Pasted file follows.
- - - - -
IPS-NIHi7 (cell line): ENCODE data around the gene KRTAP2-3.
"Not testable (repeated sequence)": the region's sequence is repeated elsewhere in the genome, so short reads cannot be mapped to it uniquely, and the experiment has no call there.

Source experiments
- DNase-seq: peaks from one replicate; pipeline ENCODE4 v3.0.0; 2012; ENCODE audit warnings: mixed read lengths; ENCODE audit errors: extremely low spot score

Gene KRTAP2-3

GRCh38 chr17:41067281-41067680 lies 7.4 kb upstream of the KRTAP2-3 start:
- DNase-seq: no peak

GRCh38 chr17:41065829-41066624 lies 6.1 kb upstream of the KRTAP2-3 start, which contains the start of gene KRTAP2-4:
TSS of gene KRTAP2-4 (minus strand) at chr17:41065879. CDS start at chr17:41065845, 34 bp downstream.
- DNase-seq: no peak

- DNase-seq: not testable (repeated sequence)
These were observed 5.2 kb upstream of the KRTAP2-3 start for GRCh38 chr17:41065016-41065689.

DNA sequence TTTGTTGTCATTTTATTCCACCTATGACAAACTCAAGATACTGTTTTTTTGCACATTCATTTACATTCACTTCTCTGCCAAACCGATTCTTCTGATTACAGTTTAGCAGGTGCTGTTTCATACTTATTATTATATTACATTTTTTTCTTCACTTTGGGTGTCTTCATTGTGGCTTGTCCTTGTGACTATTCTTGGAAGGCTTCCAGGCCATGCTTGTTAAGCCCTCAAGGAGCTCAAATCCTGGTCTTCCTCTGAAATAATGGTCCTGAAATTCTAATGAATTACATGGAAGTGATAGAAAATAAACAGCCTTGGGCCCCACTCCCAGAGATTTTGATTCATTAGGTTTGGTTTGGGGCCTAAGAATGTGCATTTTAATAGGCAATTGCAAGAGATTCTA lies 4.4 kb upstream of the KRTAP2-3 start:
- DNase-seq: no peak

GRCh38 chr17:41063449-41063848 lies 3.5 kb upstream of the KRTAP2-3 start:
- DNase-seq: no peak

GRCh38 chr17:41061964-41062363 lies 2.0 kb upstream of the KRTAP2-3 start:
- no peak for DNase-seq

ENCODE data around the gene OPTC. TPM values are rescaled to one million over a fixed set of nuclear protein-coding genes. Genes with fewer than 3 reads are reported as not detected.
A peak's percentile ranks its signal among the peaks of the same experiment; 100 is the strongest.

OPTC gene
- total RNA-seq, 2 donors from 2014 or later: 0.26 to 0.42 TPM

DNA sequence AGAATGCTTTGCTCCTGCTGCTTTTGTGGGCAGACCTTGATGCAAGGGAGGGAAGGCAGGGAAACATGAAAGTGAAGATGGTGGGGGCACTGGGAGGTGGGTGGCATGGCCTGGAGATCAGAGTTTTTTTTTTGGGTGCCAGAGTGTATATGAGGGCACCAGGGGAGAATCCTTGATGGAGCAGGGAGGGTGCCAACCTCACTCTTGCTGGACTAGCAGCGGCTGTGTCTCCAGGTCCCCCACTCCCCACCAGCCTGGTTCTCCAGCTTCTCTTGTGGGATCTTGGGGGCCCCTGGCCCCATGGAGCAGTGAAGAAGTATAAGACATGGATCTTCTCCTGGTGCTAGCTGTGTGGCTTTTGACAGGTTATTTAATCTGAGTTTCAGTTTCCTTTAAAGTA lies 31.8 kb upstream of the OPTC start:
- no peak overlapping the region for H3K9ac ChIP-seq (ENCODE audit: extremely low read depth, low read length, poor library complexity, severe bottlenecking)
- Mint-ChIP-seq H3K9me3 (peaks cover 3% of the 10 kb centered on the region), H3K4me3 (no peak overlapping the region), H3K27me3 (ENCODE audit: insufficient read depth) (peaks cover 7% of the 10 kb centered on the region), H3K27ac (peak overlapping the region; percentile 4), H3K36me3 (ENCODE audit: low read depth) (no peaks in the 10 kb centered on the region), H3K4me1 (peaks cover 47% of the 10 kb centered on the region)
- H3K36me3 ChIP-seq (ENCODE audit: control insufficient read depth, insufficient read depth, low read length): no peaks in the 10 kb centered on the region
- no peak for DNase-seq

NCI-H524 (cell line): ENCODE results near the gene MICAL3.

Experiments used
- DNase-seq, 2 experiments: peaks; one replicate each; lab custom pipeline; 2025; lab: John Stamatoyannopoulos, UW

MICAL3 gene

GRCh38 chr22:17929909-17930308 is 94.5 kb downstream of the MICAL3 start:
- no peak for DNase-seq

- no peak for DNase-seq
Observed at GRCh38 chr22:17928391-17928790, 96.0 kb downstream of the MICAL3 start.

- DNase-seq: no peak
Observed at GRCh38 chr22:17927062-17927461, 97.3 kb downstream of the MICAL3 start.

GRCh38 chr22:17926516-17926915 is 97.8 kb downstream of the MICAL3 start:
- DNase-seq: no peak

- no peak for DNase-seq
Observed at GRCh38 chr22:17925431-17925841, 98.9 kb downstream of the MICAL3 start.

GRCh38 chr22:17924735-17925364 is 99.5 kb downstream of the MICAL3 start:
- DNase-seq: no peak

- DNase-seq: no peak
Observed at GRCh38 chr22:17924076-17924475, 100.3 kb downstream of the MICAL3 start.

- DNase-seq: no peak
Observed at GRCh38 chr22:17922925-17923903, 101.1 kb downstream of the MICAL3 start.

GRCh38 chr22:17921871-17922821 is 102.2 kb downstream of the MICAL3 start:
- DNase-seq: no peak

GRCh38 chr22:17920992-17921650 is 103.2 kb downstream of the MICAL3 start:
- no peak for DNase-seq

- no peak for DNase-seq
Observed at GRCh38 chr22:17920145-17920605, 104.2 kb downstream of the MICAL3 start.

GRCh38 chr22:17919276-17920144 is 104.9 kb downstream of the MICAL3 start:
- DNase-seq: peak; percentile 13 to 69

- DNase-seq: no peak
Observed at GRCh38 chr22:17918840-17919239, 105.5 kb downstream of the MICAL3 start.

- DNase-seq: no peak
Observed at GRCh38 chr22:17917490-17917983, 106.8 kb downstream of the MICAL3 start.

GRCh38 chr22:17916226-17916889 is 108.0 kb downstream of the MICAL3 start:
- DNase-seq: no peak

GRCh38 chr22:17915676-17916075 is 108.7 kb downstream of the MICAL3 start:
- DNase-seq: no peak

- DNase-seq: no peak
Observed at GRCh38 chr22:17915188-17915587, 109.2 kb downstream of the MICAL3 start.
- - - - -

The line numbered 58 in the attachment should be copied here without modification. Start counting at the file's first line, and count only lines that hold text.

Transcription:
- DNase-seq: no peak